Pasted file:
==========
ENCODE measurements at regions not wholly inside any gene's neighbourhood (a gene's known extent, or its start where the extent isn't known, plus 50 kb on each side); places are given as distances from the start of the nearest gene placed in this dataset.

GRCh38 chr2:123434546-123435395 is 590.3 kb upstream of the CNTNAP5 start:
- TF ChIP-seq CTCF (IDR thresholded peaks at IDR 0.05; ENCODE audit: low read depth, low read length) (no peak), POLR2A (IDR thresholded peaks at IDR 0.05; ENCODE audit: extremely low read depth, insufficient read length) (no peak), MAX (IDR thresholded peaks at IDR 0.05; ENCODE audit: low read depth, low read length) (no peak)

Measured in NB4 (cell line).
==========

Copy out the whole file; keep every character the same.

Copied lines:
ENCODE measurements at regions not wholly inside any gene's neighbourhood (a gene's known extent, or its start where the extent isn't known, plus 50 kb on each side); places are given as distances from the start of the nearest gene placed in this dataset.

GRCh38 chr2:123434546-123435395 is 590.3 kb upstream of the CNTNAP5 start:
- TF ChIP-seq CTCF (IDR thresholded peaks at IDR 0.05; ENCODE audit: low read depth, low read length) (no peak), POLR2A (IDR thresholded peaks at IDR 0.05; ENCODE audit: extremely low read depth, insufficient read length) (no peak), MAX (IDR thresholded peaks at IDR 0.05; ENCODE audit: low read depth, low read length) (no peak)

Measured in NB4 (cell line).